flickr photo shared by mrkrndvs under a Creative Commons ( BY-SA ) license

I received a request today for any research that could be used to show how ICT is improving student outcomes? To me, this is such a complicated problem. Firstly, what is a ‘student outcome’? Secondly, technology is a tool used to support learning, not something that can necessarily be measured in and of itself. The question then to be considered is what outcomes do you measure in order to ascertain the impact of technology? Here then is my list of possibilities:

  • Engagement: This is often the first place that people go to. Maybe this focuses on whether they associate with learning or participate. However, as David Price highlights, measuring it is not always obvious. That is, it is not always seen, not simply about test scores or having fun. Seymour Papert touches on this when he suggests that learning should involve ‘hard fun‘, where learning is difficult, rather than easy.
  • School Connectedness: This is often a barometer used in surveys like Attitudes to School. However, although such measurement is useful when it comes to well-being, it is not so obvious when it comes to technology.
  • Collaboration and Problem Solving: This is popular when it comes to 21st century learning and has received considerable focus, particularly from the ATC21s group. The challenge is often capturing the different facets of cooperative learning and where technology sits in this.
  • Learning Agency: Like engagement and connectedness, what agency means can be different for different people. Claire Amos has provided a detailed guide for introducing agency. In first place, she argues for one-to-one access, although how you differentiate this from the rest of the list I am not sure.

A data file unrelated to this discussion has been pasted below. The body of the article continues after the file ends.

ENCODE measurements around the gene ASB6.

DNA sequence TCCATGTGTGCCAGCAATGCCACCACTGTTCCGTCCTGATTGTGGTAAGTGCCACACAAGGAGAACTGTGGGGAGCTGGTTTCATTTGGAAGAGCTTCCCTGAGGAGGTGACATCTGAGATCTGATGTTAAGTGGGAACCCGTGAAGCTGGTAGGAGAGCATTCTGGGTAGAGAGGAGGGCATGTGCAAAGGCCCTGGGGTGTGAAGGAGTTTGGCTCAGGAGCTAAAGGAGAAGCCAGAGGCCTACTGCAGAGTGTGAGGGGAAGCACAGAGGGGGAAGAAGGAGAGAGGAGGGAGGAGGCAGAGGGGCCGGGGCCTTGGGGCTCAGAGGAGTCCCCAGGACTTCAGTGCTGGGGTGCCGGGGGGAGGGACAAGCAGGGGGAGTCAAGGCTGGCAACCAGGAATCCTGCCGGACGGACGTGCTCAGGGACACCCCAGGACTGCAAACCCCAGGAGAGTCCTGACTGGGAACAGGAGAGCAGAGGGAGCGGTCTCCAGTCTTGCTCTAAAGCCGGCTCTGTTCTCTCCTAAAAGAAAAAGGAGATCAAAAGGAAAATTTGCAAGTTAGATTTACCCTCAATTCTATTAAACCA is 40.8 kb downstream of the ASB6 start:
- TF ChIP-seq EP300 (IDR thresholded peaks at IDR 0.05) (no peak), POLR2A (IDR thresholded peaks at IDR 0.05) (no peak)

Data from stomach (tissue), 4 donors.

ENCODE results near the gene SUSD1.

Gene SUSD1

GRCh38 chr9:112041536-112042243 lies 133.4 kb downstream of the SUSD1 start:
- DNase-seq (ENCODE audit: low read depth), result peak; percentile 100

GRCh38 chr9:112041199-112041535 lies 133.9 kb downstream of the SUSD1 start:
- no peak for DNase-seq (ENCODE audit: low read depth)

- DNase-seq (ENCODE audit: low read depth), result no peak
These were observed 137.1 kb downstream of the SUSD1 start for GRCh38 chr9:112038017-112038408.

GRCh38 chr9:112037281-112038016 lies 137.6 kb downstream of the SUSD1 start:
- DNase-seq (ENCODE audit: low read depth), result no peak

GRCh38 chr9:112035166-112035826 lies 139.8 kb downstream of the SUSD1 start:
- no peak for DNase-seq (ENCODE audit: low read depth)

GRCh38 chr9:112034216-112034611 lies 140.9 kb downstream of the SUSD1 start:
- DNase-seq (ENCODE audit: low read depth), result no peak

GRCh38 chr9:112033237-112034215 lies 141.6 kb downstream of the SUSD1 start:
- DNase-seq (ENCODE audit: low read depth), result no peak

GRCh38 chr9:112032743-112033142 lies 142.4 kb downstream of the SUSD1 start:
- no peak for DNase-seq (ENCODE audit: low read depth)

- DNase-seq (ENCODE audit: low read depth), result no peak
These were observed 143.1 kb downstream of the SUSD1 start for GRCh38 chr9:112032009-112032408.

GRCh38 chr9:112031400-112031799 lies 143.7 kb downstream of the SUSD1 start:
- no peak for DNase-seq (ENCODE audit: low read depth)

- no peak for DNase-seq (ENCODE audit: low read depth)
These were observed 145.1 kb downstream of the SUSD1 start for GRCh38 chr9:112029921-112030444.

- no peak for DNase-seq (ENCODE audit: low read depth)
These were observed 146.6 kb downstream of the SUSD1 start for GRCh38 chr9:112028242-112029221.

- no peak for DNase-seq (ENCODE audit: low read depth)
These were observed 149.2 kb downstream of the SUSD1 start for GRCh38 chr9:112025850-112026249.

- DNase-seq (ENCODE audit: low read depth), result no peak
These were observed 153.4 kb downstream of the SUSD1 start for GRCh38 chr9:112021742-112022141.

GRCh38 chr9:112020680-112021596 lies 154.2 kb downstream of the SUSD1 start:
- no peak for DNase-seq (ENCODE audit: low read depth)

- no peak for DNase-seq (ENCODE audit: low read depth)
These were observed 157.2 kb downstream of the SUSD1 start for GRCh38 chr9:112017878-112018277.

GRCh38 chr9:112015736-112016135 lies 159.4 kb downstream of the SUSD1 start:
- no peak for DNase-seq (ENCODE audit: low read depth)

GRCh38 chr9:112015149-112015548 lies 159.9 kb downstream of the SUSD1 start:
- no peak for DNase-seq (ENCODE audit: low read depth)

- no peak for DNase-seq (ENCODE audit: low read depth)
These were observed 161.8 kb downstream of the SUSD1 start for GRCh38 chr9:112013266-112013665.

• Creativity: Sir Ken Robinson describes this as “putting your imagination to work”. However, like collaboration and problem solving, this can be hard to pin down, especially in relation to tools and technology.
  • Digital Citizenship: Often people argue we should use technology as a model for life. An example of this is provided by Alec Couros and Katia hildebrandt in their digital citizenship curriculum for the Saskatchewan Schools District. Much of this is also included within the new Digital Technologies curriculum, with more focus on how technology works. Although tools like David White and Alison Le Cornu’s mapping of the web from in regards to residents and visitors provide a useful point of reflection, they do not necessarily demonstrate specific learning growth.

In the end though the problem that still exists beyond what to measure is the questions of how is the technology actually used and why. A more fruitful approach is to enter develop a holistic action research project incorporating the ioi process. Instead, people commit themselves to frameworks like SAMR to guide them. In addition to this, the reality is that a school further on the road towards normalisation is going to have more success with technology, than one at the beginning of its journey. Importantly, Mal Lee points out that,